Bulk and individual annuity contracts – where the trustee does not have control over the investment of assets – will not count towards the asset threshold for these purposes.
Schemes that have to comply will have seven months from the end of the scheme year to produce a TCFD report. Schemes can fall out of scope if their assets fall below £500 million or they stop being authorised.
What are the sanctions for non-compliance?
Financial penalties will apply where the regulations are breached of up to £5,000 for individual trustees and up to £50,000 for corporate trustees. The Regulator must impose a penalty of at least £2,500 if no TCFD report is published on a website. The Regulator will also be able to issue improvement notices, including in relation to trustee knowledge and understanding.
What does this mean for Trustees?
The consultation acknowledges that, particularly for the larger schemes and authorised master trusts, timings will be tight. For many schemes a great deal of work lies ahead to put adequate governance structures in place to report against.
Trustees should speak to their advisers to understand whether and when these requirements will start to apply to their scheme. They may find it helpful to draw up a project plan to work out what steps they need to take and when, to ensure they meet their governance and reporting deadlines.
A proportionate approach
The DWP recognises that climate-change risk assessment and reporting is an evolving area and much of the data trustees need simply will not be available yet, or cannot be obtained without disproportionate cost and effort. Several of the new activities therefore only need to be performed by the trustees “as far as they are able”.
This means taking “all such steps as are reasonable and proportionate in the particular circumstances” taking into account the costs which will be incurred by the scheme and the time required to be spent by the trustee or people acting on their behalf.
This express permission to take a proportionate approach may go some way to reassuring trustees who are concerned about the potential for resources to be diverted from other necessary scheme work.
However, trustees are unlikely to be let off the hook easily where there are important data gaps. The DWP expects trustees to target their resources sensibly at the firms most likely to contribute materially to climate-related risks for their scheme. Modelling or estimation may be needed where data is incomplete and gaps will need to be explained.
Trustee knowledge and understanding
The Government acknowledges that this will be a steep learning curve for many trustees and many will be feeling daunted by the task ahead. The proposed statutory requirement for affected trustees to have knowledge and understanding of these issues would apply to both individual trustees and directors of trustee companies. It will not be enough for the board as a whole to understand these matters.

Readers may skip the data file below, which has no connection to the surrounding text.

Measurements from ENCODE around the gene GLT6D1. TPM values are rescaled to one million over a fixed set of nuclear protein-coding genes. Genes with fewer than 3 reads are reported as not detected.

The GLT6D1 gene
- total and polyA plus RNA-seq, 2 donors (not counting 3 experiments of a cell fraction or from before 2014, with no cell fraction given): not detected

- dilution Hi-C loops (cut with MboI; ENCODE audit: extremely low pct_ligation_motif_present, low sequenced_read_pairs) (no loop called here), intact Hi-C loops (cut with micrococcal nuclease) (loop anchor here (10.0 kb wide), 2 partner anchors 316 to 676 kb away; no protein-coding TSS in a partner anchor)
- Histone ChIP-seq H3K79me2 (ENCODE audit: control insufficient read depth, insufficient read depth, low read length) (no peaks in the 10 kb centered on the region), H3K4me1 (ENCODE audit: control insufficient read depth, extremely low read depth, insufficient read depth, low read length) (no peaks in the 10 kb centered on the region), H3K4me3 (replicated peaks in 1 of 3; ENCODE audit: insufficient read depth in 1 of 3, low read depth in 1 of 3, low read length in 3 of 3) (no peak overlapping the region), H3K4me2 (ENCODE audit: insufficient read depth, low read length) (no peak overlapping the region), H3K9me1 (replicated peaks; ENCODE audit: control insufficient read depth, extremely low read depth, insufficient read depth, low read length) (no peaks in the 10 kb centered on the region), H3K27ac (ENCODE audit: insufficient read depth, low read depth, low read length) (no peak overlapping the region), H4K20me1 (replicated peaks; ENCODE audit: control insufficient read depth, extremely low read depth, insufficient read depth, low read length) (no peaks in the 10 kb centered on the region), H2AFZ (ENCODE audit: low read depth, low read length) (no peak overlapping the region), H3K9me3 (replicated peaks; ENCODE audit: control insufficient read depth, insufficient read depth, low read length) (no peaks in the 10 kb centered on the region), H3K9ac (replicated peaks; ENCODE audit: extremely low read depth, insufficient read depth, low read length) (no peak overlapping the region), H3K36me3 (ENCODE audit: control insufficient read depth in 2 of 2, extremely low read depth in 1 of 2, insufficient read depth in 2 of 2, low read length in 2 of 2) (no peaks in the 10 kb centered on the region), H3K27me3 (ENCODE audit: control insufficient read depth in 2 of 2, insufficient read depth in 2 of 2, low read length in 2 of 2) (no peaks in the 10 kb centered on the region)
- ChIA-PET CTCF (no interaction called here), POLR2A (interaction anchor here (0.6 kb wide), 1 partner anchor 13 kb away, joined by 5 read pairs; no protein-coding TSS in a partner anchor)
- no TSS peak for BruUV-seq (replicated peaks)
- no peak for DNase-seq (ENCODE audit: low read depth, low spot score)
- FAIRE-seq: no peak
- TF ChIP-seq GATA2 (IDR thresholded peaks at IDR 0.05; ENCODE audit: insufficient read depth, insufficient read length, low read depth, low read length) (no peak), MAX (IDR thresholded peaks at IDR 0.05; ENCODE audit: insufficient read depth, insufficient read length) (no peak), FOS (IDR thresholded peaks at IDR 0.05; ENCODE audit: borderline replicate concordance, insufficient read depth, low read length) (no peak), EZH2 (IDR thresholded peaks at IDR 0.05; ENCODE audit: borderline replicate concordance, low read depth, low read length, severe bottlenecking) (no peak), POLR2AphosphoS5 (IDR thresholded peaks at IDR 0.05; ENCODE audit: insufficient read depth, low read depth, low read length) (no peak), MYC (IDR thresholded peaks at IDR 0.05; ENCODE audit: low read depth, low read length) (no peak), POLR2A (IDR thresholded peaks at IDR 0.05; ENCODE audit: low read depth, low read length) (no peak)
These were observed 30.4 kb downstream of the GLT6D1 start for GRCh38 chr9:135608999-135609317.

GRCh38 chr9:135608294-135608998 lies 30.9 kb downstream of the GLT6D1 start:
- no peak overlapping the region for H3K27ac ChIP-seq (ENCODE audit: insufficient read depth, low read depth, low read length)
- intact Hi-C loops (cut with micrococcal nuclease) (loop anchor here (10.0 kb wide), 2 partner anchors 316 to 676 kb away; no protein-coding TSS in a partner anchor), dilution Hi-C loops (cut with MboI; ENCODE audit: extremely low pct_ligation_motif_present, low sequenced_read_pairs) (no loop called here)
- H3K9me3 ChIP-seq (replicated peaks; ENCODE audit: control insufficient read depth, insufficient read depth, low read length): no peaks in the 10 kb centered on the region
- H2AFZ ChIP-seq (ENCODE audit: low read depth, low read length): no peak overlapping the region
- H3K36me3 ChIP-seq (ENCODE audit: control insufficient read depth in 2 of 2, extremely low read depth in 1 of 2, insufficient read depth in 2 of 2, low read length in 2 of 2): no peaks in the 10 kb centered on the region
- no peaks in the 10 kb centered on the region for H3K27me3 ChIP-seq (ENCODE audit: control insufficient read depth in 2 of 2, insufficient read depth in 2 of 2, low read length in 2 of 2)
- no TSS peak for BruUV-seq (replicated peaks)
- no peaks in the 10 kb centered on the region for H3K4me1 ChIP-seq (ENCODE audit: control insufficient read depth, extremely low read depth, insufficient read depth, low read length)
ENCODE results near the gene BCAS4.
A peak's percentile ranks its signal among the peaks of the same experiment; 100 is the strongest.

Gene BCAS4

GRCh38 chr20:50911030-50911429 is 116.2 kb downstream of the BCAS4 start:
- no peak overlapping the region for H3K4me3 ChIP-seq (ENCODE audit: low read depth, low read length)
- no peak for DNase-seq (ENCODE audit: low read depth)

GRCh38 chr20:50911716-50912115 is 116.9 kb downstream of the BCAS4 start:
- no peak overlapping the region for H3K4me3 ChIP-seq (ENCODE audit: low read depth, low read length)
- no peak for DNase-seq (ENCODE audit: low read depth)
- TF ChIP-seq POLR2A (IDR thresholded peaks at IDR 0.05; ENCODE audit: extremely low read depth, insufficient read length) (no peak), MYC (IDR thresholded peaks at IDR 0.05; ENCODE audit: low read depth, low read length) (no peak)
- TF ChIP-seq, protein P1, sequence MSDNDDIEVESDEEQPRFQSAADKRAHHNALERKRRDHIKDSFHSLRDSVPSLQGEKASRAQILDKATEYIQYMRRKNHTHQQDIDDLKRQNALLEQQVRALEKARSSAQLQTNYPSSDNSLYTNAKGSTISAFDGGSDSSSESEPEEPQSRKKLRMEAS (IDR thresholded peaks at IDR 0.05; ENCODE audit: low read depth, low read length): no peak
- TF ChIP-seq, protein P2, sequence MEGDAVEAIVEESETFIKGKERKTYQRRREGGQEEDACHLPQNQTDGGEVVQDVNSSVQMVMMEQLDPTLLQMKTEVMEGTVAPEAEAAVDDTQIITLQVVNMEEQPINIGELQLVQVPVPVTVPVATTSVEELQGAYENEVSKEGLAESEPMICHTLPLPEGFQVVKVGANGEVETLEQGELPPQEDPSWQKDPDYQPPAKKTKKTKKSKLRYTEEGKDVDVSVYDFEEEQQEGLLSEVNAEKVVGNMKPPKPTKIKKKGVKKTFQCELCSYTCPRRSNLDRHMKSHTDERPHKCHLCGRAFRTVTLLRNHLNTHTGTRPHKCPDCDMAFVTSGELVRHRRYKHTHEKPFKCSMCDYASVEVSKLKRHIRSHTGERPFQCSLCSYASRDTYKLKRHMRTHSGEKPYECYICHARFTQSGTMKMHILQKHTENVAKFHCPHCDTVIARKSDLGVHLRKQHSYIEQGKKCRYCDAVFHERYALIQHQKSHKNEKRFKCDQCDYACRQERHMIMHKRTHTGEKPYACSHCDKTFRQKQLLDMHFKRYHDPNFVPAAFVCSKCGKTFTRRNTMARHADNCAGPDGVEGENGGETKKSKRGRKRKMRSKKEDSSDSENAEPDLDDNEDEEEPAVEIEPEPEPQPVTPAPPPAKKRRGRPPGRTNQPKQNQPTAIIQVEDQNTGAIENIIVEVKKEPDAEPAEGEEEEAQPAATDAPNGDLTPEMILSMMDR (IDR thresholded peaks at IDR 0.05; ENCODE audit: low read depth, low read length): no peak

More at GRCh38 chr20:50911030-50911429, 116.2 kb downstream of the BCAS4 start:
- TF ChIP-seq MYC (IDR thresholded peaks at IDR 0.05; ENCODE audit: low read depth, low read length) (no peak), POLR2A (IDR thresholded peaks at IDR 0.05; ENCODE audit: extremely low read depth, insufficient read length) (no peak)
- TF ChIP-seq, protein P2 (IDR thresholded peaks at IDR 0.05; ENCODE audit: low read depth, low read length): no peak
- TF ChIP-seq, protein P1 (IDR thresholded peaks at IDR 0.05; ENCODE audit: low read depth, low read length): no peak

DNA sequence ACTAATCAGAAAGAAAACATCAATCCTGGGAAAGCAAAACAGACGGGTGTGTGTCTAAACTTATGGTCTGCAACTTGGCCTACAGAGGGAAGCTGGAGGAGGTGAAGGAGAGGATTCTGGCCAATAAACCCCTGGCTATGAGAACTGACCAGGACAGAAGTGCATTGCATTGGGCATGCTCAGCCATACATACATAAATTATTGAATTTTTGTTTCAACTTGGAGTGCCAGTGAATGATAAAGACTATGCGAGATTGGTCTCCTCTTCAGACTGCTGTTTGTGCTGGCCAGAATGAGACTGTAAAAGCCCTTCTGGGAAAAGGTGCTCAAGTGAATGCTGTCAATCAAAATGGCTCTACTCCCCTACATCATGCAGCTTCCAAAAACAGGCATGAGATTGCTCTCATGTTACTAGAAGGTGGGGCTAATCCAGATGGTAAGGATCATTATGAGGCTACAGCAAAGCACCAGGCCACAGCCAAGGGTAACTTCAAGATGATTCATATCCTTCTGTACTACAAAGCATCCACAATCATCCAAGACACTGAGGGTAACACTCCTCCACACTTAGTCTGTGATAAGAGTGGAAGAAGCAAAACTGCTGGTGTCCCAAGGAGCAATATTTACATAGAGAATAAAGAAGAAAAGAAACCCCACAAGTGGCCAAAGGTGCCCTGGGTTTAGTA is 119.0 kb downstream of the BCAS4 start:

This does not mean trustees need to master the technical detail. The draft guidance is clear that trustees can engage experts to carry out the required activities on their behalf, but trustees and trustee directors will retain overall responsibility and “should have sufficient knowledge and understanding to interpret the results of any analysis and the know how to take action in light of these results, or indeed to challenge assumptions, external advice and information.”
Trustees should consider attending appropriate training to ensure they can meet the required standard. They should also expect climate change to become a feature of the trustee’s routine business. The DWP expects that “for most schemes, trustees will require regular discussion of climate-related risk and opportunities at board level, as a substantive agenda item.”
Where trustees will need advisers to help them meet the requirements, they may wish to update relevant adviser agreements and strategic objectives to set out the responsibilities clearly.
The Government is keen to press ahead with its plans to make UK-regulated organisations subject to climate-change obligations by 2025. Rules are already in force for UK-listed companies with accounting periods on or after January 1, 2021. TCFD reporting requirements for asset managers in 2022 should further help pension schemes to obtain the good quality data they need for their own disclosures and governance.
While the DWP recognises that the time-scales for some pension schemes are ambitious, the message is that the Government’s policy is largely settled, trustees have had adequate notice of it, and schemes (particularly those in the first wave) should now get on with the work they need to do.